(b. 1591, Haarlem, d. 1656, Haarlem)
Oil on panel, 45 x 67,5 cm
Dirck Hals was apprenticed to his older brother Frans. Yet while Frans Hals specialized in portraiture, Dirck Hals concentrated primarily on genre paintings and conversation pieces in the manner of Esasias van de Velde and Willem Pietersz. Buytewech. From the 1620s onwards, he frequently had the figures in his paintings added by his own specialist, Dirck van Deelen. He preferred a courtly setting and noble society, whereas his Merry Company follows in the tradition of the brothel painting and the tale of the prodigal son.
The bed on the left in the background, and the body language of the couples leave us in little doubt as to the situation. At the same time, however, this is also a "five senses" scene: not only is the sense of touch satisfied, but there is also music and singing, smoking and drinking, while the eyes feast on an empty jug or a bodice.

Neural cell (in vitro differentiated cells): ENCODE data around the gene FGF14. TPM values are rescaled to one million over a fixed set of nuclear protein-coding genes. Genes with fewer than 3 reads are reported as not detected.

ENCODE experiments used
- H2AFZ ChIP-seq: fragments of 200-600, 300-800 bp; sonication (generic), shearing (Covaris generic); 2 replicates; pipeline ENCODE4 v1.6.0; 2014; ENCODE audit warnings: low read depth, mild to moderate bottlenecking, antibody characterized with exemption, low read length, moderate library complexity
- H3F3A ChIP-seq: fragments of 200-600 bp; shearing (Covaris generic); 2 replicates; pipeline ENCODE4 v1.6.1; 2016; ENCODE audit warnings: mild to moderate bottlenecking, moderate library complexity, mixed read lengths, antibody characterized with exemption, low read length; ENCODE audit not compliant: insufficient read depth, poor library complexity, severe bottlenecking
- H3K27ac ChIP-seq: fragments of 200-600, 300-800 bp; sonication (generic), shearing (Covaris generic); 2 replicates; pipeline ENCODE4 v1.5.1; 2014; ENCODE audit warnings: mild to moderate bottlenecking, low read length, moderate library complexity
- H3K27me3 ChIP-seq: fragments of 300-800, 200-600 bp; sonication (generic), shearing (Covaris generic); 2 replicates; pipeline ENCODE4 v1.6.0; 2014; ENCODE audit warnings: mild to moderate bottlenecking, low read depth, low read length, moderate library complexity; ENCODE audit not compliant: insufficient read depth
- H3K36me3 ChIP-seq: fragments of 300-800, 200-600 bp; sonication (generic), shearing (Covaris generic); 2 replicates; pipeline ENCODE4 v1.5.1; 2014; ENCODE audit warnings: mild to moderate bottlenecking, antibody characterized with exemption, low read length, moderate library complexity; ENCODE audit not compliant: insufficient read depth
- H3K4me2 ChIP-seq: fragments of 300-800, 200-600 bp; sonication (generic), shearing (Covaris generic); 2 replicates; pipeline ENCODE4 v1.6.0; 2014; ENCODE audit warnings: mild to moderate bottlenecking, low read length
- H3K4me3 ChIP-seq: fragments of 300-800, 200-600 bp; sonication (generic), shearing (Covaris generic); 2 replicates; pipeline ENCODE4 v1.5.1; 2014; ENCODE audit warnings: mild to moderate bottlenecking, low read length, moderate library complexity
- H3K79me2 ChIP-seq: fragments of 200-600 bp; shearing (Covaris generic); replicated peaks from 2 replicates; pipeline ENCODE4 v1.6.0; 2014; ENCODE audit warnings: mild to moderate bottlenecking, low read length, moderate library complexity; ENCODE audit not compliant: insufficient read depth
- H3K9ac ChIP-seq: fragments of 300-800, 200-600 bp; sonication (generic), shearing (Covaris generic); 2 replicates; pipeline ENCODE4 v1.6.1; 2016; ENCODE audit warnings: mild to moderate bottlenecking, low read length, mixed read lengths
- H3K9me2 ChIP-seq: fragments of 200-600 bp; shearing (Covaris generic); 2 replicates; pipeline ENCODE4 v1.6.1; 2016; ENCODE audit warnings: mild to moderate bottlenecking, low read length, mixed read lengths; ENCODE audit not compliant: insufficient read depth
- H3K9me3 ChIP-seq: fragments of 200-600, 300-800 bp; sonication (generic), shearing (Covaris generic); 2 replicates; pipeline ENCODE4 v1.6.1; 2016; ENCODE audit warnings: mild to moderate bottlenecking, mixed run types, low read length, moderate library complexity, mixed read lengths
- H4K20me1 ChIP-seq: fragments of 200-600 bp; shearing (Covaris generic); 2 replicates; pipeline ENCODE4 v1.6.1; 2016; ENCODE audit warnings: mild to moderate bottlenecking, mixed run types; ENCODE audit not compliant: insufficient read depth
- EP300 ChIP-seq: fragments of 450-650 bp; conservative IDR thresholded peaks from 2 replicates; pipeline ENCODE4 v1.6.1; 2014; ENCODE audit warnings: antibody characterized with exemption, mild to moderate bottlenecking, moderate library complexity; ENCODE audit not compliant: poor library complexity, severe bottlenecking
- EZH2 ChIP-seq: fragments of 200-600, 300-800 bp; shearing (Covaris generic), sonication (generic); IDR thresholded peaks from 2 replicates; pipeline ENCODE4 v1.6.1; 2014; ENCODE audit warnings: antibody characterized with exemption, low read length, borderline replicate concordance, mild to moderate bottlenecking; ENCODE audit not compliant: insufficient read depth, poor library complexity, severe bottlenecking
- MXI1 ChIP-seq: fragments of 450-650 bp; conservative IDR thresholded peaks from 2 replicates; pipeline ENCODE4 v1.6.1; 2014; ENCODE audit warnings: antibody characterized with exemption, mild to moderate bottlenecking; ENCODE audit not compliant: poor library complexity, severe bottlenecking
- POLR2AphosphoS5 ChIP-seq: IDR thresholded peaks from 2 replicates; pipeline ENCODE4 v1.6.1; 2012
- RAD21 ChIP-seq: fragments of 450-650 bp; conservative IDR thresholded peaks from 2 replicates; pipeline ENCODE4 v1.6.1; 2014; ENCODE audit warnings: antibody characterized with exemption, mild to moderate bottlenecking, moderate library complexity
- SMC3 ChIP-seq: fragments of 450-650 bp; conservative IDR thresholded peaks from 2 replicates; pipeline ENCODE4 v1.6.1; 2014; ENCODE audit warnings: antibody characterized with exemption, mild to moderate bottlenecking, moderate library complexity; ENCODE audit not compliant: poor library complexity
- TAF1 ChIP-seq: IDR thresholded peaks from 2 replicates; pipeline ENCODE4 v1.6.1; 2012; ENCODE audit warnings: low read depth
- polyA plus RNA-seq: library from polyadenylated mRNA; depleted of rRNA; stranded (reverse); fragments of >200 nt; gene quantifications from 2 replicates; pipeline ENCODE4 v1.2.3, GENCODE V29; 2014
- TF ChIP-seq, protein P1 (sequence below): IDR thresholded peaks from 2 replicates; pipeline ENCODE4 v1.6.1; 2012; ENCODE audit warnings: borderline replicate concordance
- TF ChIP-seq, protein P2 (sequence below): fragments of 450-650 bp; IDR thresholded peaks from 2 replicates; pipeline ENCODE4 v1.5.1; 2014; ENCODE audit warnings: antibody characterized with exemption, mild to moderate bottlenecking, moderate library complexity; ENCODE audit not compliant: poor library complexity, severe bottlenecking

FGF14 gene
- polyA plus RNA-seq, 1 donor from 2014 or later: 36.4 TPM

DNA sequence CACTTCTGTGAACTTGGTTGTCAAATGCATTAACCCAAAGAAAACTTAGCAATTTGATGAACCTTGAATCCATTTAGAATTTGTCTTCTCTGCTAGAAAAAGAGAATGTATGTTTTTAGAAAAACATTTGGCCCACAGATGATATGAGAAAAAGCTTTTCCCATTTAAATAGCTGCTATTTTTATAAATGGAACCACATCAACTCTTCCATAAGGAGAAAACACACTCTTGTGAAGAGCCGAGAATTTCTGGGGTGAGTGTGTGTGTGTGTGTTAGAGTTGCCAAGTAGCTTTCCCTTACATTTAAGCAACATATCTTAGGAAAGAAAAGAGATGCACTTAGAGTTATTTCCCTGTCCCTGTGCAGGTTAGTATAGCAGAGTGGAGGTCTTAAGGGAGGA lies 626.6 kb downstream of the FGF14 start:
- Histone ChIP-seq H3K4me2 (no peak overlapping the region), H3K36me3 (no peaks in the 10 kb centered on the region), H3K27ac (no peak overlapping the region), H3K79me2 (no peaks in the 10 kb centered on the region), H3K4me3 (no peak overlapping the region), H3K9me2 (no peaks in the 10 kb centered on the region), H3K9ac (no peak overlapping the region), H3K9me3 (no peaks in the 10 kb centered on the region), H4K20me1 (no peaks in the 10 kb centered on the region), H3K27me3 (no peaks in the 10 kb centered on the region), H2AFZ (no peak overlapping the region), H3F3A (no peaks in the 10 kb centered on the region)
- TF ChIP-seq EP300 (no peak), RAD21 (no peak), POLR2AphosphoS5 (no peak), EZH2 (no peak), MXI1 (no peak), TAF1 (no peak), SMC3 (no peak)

The interior also gives us an idea of how paintings were displayed in Holland at the time. They have been hung on a shabby wall without any evident system: a landscape, a marine painting, a portrait. It is clear that paintings had by now become objects to be taken for granted. Some might be cheaper or more expensive, better or worse painted than others, but they were no longer laden with iconographic significance.